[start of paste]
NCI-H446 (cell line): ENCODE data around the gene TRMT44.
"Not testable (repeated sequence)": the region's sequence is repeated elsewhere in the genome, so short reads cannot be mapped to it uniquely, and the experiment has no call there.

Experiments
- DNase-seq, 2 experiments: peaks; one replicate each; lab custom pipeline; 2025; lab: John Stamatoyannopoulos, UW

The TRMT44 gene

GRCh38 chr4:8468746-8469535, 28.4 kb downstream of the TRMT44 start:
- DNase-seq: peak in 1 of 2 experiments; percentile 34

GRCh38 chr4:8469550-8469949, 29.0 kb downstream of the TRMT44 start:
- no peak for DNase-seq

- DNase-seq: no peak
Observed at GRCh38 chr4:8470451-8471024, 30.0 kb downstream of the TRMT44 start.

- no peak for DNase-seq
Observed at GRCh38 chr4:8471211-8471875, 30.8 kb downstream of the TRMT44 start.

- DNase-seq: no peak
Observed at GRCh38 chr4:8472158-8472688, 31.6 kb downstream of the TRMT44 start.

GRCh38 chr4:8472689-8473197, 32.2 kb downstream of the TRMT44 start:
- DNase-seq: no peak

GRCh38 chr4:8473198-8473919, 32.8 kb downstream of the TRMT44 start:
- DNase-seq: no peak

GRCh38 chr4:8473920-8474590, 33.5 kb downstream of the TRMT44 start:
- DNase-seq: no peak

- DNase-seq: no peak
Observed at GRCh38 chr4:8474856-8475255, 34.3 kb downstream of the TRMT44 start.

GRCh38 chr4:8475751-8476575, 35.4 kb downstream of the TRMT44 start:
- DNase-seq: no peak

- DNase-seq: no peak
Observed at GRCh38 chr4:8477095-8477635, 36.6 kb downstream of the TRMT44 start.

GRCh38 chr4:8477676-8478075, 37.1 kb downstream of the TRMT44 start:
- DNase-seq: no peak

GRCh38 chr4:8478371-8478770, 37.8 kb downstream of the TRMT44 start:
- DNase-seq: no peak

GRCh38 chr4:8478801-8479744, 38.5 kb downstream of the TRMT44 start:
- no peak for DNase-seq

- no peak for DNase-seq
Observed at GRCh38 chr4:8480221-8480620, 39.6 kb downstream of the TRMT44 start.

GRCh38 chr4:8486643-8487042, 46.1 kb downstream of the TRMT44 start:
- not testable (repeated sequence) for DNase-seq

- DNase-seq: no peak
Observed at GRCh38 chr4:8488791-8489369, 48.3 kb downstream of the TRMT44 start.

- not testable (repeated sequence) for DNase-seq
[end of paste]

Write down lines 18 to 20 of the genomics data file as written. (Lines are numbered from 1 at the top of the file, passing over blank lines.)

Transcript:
GRCh38 chr4:8473198-8473919, 32.8 kb downstream of the TRMT44 start:
- DNase-seq: no peak

GRCh38 chr4:8473920-8474590, 33.5 kb downstream of the TRMT44 start: